Sunday, 24 January 2021

We live, we dream - what's that all about?

On 1 January I inaugurated a new procedure - logging all my dreams in a large diary by my bed. The purpose - to further my understanding of what goes on in the brain while we sleep. Given that we spend a third of our lives asleep, and around half of that time dreaming, it is a woefully under-researched activity, despite its universality.

Every night, as we go to bed, is liking going to the movies, watching two or three films, each with ourselves as the protagonist, not knowing whether we'll see a horror, a comedy, a drama or a romance. It's just that it becomes routine, and we forget to remember, we lose the lessons that dreams offer us about our human condition.

Already, after three and half weeks, I am gaining some interesting insights.

A bit of methodology. I am drinking a large glass of mineral water, a mild diuretic, before going to bed, to ensure two or three rises in the night to go for a wee - and before returning to bed, to write down any dream memories, capturing them while they are as fresh as possible. I find that one memorable image, written down, will open the gates to a fuller narrative. Noting down dreams at half past two or four o'clock in the morning can be tiresome, but it is important. One thing it has quickly proved to me that dreams do become more vivid and memorable as the night draws on.

One theory I have is that as we sleep, the body - and brain - warm up slightly, due to increasing amounts of body heat trapped in the bedding. In the same way as we tend to get more creative thoughts under a hot shower, in the bath or in a sauna, the effects of eight hours of duvet being warmed by the body is warmer blood passing through the brain.

In particular, I'm looking to see whether pleasant dreams can be achieved in a repeatable manner by using a given set of parameters. This is but the start of a journey I hope to continue for a long time.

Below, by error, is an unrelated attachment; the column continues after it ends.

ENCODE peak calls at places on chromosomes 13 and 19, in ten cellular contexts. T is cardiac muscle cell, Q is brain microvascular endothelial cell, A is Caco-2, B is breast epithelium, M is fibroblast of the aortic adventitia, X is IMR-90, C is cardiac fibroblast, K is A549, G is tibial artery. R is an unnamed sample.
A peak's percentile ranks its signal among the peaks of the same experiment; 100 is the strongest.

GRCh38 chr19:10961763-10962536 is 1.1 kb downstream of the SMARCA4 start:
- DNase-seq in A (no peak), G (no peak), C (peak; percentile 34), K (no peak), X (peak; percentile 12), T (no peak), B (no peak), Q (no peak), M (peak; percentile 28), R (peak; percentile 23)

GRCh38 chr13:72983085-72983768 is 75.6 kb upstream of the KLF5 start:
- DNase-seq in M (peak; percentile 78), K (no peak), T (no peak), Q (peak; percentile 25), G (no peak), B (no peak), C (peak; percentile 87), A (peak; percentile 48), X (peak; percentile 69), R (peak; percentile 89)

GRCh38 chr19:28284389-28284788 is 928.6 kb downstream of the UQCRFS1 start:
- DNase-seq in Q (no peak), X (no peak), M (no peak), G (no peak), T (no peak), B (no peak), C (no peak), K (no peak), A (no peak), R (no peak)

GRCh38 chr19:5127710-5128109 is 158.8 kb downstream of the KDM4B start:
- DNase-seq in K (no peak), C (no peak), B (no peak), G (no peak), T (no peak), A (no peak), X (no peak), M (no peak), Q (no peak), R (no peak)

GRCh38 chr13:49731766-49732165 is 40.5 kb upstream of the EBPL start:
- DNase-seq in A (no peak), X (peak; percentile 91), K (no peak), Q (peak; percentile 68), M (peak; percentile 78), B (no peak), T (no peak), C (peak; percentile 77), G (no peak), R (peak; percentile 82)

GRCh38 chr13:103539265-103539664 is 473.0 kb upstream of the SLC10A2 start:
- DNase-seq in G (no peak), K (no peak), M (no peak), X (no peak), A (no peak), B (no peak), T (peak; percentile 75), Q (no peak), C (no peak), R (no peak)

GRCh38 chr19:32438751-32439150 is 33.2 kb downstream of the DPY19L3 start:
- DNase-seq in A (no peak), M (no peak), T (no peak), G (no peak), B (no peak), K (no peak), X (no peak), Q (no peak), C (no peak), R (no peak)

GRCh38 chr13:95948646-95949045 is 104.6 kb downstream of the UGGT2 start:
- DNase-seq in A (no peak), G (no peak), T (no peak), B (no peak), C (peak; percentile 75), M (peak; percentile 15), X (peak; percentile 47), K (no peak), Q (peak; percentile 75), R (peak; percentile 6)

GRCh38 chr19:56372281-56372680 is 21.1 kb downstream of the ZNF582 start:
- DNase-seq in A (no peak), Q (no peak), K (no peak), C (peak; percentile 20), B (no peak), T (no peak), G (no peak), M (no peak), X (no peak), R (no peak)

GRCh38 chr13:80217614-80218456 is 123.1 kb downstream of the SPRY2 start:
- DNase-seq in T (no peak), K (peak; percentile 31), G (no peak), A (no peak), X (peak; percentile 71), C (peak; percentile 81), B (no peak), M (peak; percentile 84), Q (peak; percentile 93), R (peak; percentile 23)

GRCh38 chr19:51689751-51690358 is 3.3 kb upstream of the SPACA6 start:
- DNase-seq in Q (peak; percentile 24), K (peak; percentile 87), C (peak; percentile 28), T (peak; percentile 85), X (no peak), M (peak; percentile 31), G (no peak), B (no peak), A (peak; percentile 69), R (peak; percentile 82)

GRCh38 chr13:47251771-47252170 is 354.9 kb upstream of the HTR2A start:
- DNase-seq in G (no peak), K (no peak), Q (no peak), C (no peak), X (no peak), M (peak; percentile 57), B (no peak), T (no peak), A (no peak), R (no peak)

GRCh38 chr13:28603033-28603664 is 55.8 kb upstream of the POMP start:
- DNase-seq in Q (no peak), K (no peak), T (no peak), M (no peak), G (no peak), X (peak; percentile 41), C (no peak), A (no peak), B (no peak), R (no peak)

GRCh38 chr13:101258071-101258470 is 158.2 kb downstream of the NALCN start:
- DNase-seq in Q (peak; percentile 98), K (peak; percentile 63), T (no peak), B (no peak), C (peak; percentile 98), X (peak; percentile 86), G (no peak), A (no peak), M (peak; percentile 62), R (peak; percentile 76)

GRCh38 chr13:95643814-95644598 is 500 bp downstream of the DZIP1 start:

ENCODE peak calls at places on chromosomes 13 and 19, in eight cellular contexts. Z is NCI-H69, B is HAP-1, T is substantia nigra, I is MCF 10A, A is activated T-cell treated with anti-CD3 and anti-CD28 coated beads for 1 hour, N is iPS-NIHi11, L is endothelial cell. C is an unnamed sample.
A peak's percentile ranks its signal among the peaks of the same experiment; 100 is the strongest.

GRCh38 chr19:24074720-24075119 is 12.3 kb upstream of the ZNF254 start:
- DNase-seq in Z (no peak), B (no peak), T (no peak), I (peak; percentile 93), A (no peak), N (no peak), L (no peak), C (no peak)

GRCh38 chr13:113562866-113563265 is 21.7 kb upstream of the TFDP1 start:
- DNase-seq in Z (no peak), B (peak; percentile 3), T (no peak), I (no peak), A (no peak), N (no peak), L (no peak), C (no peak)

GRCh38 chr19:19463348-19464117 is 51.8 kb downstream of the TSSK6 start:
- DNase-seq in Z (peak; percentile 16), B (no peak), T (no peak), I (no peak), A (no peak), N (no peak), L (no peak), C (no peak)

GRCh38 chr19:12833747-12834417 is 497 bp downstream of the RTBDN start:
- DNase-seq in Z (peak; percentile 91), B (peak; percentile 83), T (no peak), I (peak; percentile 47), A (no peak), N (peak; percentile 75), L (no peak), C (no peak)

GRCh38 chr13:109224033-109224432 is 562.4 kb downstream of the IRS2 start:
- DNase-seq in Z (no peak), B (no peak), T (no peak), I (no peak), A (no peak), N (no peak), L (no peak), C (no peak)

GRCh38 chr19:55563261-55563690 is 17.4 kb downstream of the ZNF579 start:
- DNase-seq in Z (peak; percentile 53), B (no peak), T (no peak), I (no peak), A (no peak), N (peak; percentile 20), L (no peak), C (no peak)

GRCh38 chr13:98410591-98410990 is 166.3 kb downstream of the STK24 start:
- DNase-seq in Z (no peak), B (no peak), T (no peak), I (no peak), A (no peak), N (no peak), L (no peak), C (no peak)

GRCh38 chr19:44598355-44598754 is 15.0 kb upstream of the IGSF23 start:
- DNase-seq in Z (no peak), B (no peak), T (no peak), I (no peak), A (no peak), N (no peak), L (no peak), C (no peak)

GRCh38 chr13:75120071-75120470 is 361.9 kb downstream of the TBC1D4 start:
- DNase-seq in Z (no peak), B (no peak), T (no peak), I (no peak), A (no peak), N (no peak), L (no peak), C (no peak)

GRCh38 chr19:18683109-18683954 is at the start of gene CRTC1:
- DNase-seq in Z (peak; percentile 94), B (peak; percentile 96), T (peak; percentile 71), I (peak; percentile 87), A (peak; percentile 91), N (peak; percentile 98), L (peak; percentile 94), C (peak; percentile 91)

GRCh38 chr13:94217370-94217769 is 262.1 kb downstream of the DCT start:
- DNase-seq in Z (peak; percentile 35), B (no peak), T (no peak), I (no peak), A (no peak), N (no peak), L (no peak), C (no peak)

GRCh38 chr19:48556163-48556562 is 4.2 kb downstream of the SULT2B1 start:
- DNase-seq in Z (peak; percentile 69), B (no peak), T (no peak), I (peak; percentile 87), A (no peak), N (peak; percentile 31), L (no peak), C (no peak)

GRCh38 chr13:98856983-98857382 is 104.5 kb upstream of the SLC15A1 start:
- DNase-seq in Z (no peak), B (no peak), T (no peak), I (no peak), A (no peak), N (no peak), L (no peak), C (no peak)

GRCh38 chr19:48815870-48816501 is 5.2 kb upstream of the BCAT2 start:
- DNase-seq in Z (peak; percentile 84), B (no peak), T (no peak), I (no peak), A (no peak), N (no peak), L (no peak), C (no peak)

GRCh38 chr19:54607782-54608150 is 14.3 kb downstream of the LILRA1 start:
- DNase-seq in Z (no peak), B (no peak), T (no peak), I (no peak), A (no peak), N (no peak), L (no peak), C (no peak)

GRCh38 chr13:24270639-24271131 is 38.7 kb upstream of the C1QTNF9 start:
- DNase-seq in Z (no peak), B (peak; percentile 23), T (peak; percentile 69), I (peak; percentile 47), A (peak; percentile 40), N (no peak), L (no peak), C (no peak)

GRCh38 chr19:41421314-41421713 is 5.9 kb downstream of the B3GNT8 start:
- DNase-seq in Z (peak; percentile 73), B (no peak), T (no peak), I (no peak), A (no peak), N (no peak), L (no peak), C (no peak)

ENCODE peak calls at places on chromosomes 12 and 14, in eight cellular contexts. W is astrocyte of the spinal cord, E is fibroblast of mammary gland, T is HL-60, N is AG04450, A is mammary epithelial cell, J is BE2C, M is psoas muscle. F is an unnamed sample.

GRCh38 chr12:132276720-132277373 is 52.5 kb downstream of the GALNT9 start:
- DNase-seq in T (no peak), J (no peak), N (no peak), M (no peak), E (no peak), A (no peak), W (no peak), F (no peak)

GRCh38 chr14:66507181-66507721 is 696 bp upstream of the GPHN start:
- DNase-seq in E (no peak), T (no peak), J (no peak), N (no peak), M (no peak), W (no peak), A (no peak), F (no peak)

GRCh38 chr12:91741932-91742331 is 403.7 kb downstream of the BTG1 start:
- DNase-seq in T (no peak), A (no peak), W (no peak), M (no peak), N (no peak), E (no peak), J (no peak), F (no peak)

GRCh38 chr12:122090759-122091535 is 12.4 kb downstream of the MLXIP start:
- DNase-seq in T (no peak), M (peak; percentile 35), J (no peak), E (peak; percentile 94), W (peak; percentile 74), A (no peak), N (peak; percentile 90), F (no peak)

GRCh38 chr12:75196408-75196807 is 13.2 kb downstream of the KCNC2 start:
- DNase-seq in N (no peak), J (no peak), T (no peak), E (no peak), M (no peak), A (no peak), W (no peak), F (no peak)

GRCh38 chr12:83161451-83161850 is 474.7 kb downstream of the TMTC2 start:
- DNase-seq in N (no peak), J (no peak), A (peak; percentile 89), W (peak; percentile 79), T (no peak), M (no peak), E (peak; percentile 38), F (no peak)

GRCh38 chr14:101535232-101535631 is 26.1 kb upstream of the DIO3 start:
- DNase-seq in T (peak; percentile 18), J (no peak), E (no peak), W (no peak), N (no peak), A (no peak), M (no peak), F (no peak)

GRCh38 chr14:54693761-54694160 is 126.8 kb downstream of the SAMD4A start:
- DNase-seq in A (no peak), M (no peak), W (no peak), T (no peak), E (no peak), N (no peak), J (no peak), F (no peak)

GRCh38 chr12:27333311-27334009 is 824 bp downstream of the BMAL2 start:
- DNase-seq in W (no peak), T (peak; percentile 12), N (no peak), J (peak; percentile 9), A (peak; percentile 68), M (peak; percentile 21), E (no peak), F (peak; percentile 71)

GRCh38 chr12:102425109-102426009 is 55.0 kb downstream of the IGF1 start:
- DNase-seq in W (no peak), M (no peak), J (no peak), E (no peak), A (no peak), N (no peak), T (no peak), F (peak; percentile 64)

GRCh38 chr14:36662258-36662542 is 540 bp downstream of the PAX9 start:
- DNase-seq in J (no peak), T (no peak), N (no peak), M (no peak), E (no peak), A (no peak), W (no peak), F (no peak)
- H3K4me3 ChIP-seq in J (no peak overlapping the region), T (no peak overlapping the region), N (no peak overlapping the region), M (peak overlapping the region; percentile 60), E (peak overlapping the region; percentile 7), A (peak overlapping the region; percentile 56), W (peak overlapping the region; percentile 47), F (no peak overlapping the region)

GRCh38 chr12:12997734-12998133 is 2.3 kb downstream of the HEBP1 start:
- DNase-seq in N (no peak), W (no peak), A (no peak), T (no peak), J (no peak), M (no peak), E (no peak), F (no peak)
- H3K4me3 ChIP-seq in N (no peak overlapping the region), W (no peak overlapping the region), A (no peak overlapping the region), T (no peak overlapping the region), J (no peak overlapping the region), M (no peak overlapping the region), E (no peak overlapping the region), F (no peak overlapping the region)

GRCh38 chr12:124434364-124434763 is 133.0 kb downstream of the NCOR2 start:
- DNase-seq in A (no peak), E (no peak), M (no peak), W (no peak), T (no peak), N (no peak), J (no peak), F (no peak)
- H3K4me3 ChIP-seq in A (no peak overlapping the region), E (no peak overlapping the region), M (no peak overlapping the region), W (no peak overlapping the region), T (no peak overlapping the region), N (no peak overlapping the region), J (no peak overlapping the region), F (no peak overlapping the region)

A useful guide to oneirology, the science of dreaming is a book by Dr Mark J. Belchner, called The Dream Frontier. Dr Belchner mentions two phenomena that happen often in our dreams. One he calls 'disjunctive cognition', in which two or more persons, places or things do not match. For me typical such dreams involve the blending of my brother and my son as one person, or London and Warsaw as one place. Rarer are 'authentic dreams', in which the classic Greek unities of action, time and place. So far this year, I have had one, set in contemporary America's Pacific Northwest. No bizarre things happened (no unicycling walruses for example), no blended people or places - as real as real life.

Another proposal by Dr Belchner is that 'dreams don't lie'. "Our dreams", he writes, "are not concerned with disguise and censorship. They are our most honest communications, perhaps the only human communication in which we cannot lie. We can lie about our dreams, but not in our dreams." When you are dreaming it, you are getting the raw truth. Of course, once we wake, we strive to make convincing narratives from the material that's been dreamt - but I strive in my diary to make my notes as authentic as possible, and not to shy away from embarrassment or emotional discomfort. From our dreams we can learn much about our truest, deepest anxieties, often ones we don't confront in waking life.

And I am also testing the folk wisdom that cheese before bed sets of vivid dreams. So for control purposes I am eating 50g of vintage Cheddar or Parmesan. An effect I noted one night when I took no cheese before sleep was a lack of memorable dreams, something that's never happened on any other cheese-eating night. In the diary for Friday 22 January at 07:10, I wrote: "EATING CHEESE BEFORE SLEEP DOESN'T NECESSARILY RESULT IN MORE VIVID DREAMS, BUT IT DOES HELP YOU REMEMBER THEM!" The following night, I doubled my cheese intake. This resulted in a terrifying dream of a fiery apocalypse descending from the sky onto central Warsaw, and me in a darkened apartment off ul. Marszałkowska urinating blood, dying young in my early 50s, just as the worst evil imaginable was about to engulf us all. That was 03:45 on Saturday 23 January.